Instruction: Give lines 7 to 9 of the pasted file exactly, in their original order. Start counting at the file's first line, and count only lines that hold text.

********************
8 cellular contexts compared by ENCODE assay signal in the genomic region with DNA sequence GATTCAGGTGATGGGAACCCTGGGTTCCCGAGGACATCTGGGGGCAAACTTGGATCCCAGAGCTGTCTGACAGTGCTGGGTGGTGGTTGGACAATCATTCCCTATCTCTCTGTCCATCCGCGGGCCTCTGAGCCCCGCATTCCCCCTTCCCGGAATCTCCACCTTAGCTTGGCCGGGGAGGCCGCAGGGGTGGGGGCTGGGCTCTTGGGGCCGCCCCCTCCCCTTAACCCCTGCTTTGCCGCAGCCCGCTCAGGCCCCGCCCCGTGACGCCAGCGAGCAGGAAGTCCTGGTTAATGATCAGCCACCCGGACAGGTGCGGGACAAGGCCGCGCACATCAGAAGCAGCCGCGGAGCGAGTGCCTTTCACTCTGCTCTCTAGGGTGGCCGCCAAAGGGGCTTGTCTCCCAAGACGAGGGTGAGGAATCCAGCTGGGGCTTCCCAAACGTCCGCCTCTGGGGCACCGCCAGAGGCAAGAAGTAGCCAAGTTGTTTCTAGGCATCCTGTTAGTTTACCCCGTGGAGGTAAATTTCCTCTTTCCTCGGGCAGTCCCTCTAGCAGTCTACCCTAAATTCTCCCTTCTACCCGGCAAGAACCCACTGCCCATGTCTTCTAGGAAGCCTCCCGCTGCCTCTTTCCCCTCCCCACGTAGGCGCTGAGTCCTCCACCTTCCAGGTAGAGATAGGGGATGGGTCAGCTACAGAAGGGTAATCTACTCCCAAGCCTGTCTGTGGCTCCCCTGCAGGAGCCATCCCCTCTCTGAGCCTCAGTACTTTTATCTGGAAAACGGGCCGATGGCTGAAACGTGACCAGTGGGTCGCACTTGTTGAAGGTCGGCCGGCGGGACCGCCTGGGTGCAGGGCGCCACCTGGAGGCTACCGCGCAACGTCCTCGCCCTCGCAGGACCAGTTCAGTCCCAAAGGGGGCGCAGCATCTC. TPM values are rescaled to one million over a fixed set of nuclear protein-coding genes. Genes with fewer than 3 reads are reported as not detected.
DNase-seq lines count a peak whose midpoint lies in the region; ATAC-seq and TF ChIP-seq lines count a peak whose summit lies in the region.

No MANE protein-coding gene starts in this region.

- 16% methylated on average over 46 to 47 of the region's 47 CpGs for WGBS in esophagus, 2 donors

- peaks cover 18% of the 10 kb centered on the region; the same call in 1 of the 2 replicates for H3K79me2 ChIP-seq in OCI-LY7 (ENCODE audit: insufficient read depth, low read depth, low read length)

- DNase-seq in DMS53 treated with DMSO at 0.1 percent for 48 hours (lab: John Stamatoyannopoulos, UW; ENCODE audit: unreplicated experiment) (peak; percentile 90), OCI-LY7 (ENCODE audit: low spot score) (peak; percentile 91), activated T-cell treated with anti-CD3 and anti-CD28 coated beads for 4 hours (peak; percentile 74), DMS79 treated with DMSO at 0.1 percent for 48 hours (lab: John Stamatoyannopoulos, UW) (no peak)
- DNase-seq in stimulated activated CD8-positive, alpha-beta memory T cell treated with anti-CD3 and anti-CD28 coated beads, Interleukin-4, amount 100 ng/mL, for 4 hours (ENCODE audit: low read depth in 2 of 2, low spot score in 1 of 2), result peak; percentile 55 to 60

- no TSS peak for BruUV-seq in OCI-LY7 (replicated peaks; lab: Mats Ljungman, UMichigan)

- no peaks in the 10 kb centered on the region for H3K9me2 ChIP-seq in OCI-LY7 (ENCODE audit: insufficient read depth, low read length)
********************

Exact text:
- DNase-seq in stimulated activated CD8-positive, alpha-beta memory T cell treated with anti-CD3 and anti-CD28 coated beads, Interleukin-4, amount 100 ng/mL, for 4 hours (ENCODE audit: low read depth in 2 of 2, low spot score in 1 of 2), result peak; percentile 55 to 60

- no TSS peak for BruUV-seq in OCI-LY7 (replicated peaks; lab: Mats Ljungman, UMichigan)

- no peaks in the 10 kb centered on the region for H3K9me2 ChIP-seq in OCI-LY7 (ENCODE audit: insufficient read depth, low read length)